I did not consider meeting with her just to learn more. No, I jumped right in and scheduled an appointment to get Natalie started!
I tried — really tried — to go into this experiment with realistic expectations, to stay neutral about whether or not there’s anything to it, or, if not neutral, to err on the side of wariness rather than hope. But we’re talking about my daughter’s life here. I couldn’t help but become emotionally invested.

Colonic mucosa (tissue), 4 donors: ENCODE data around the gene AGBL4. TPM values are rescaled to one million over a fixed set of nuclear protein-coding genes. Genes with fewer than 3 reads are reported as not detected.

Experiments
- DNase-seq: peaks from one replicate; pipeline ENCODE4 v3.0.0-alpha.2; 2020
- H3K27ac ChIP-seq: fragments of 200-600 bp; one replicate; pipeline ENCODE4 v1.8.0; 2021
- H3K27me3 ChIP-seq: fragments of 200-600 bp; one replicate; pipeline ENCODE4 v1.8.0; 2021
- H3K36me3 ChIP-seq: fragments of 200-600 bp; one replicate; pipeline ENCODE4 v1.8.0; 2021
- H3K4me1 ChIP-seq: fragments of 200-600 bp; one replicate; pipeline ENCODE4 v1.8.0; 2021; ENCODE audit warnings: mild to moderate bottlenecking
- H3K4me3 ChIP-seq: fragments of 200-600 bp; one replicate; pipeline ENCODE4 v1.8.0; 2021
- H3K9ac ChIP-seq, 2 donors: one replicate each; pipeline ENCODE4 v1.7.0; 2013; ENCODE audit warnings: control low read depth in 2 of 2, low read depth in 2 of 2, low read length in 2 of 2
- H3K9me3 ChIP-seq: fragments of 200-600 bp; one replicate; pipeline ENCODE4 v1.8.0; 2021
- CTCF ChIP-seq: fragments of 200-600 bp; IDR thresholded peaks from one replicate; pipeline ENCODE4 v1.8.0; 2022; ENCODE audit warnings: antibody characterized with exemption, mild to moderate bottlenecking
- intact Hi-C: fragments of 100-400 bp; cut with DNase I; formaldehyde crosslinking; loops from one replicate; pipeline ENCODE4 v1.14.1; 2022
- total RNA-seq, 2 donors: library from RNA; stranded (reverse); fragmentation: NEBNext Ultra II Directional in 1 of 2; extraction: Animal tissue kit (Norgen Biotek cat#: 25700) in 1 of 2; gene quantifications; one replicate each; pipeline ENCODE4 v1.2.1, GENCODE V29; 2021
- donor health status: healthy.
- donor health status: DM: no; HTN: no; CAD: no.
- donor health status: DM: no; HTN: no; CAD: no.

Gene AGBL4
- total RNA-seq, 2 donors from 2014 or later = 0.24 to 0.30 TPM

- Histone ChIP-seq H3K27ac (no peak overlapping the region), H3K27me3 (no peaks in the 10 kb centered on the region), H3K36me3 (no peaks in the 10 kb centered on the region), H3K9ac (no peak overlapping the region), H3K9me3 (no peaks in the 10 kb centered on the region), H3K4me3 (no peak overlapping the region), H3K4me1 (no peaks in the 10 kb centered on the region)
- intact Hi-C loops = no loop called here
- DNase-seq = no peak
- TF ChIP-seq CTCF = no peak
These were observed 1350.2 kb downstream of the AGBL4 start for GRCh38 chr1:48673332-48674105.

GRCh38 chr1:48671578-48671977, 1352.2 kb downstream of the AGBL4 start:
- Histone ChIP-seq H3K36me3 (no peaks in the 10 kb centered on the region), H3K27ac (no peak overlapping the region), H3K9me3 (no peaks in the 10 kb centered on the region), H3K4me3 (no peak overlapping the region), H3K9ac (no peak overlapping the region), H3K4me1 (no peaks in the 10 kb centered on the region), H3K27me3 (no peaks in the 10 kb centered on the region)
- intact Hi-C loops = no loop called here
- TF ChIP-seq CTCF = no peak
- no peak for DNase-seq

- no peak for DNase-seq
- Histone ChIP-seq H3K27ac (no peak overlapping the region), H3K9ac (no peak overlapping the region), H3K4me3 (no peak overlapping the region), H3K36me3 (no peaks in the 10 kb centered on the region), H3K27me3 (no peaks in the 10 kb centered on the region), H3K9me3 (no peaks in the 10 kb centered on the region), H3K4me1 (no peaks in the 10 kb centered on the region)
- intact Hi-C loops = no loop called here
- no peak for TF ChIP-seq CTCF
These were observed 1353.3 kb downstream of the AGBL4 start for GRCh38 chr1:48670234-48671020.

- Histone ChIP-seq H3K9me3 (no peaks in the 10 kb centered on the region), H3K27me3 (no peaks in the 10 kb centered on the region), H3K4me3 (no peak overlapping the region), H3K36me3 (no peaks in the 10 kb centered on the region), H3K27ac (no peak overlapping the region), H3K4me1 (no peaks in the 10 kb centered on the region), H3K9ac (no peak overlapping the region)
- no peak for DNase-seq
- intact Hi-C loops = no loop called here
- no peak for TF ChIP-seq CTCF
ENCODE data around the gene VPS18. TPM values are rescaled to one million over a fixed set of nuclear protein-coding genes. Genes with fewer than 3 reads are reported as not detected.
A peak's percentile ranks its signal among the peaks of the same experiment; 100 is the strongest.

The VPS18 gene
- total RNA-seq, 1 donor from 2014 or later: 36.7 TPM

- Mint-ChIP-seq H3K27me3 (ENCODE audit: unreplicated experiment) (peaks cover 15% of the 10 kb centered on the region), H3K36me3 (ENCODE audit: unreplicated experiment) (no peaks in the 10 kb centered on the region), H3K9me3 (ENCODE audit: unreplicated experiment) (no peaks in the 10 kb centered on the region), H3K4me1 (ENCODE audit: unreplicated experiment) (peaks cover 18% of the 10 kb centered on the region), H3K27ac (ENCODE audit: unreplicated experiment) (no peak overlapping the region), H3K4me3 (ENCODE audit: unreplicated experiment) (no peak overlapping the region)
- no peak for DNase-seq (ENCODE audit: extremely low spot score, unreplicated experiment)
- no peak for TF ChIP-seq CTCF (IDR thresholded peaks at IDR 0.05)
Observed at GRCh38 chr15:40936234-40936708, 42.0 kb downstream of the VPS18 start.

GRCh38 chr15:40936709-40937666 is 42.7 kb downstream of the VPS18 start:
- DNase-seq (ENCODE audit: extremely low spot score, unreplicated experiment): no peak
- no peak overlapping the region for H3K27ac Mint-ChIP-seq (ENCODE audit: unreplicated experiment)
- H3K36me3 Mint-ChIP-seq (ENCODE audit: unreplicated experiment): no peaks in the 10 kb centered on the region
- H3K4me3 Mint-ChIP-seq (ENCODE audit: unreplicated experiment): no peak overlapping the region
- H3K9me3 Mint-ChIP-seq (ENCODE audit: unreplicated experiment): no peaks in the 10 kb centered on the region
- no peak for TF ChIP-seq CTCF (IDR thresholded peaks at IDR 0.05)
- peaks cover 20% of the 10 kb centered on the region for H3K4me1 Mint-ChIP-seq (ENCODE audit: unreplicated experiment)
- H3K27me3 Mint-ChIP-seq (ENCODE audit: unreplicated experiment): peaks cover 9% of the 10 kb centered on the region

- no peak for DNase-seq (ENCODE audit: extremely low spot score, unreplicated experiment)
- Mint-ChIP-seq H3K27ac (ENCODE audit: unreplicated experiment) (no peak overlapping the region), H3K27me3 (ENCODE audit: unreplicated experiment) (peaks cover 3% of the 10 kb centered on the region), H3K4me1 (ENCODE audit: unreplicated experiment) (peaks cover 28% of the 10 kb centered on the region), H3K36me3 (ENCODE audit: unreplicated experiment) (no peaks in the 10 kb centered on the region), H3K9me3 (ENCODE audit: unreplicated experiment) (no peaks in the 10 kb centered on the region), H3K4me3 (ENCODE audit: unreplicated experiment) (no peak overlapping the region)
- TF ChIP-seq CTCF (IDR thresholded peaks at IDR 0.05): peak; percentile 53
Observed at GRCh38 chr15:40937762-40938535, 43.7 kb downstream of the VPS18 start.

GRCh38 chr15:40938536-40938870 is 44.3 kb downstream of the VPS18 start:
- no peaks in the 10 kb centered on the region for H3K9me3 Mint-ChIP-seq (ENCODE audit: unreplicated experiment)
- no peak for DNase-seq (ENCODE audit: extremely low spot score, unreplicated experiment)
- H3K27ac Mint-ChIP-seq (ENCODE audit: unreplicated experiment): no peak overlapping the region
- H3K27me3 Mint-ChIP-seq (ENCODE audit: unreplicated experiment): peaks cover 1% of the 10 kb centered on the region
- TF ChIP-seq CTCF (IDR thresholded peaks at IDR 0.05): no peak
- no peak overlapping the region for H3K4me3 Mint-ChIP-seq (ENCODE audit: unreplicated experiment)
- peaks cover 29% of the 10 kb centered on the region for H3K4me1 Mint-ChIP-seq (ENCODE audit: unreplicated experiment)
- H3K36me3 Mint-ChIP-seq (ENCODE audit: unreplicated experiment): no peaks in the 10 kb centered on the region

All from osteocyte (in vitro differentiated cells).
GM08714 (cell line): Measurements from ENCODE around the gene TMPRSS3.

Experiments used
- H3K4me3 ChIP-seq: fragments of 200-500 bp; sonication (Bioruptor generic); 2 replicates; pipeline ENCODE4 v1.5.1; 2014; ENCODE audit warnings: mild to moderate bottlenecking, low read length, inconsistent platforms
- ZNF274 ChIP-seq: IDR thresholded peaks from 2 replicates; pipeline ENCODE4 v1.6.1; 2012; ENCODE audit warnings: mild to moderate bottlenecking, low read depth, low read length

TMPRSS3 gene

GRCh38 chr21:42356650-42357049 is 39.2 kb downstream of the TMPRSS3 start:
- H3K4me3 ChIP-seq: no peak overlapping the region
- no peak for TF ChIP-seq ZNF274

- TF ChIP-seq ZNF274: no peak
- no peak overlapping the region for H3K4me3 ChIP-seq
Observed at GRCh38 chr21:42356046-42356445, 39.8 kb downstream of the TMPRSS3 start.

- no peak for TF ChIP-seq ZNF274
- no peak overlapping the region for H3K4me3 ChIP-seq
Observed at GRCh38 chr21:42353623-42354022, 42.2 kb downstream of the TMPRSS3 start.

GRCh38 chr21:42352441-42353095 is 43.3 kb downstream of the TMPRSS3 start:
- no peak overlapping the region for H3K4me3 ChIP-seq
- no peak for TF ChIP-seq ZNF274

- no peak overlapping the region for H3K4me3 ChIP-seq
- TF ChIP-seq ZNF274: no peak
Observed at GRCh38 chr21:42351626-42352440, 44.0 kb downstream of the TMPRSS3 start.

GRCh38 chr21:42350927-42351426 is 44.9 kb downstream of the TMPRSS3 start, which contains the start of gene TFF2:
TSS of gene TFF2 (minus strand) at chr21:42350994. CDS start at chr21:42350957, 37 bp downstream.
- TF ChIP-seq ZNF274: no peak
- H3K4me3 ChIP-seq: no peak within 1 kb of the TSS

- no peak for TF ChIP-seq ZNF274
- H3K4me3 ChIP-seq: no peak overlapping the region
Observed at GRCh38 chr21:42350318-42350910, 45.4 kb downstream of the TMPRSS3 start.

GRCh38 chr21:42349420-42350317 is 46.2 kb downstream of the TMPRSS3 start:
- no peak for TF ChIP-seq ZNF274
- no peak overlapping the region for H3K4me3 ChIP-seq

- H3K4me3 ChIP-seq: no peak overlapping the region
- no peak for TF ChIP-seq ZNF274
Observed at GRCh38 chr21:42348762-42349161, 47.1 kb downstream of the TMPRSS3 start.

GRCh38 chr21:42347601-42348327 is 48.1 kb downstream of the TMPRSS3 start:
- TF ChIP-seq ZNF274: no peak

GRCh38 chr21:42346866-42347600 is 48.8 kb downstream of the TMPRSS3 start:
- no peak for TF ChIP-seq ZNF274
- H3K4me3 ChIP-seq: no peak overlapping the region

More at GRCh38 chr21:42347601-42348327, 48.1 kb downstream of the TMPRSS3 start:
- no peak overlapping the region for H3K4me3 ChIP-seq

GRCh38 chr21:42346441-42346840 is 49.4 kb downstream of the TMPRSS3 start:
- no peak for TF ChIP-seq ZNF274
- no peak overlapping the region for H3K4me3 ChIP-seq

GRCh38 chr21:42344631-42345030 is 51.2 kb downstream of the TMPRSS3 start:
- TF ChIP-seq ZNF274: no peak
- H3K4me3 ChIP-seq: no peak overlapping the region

Our first appointment was for an evaluation. The practitioner, Ladelle Lybarger, is a retired nurse who works out of her home office in Des Moines, Iowa. She put Natalie and me at ease immediately with her quiet, gentle demeanor. Explaining every movement, she cleaned off two small spots on Natalie’s scalp and stuck electrodes to the spots with a little conductive gel and also clipped one to Natalie’s ear. After a few keyboard strokes on a laptop set off to the side, an EEG readout began to run across a computer monitor that faced Natalie’s chair. Three separate lines appeared, representing different types of brain waves. Lybarger repeated this a few times, moving the electrodes to different locations on Nat’s scalp. She printed out hard copies of the readouts, on which she identified specific patterns in the waves. It was fascinating to get a visual showing how certain brain waves were too slow, causing inattention. Another type of wave showed sudden large bursts of energy, indicating that another part of Nat’s brain was working hard to compensate for the inattention. This, the nurse said, explained why Natalie has trouble sleeping. Even as she tries to slow down to prepare for sleep, those bursts of energy continue, trying hard to keep her brain awake and alert. The first goal of the neurofeedback training would be to train the “sleepy” waves to maintain a more effective level. In other words, Lybarger had identified problems that she knows how to work with. She believes she can help. We agreed to begin once-a-week treatments. (More on those in future posts!)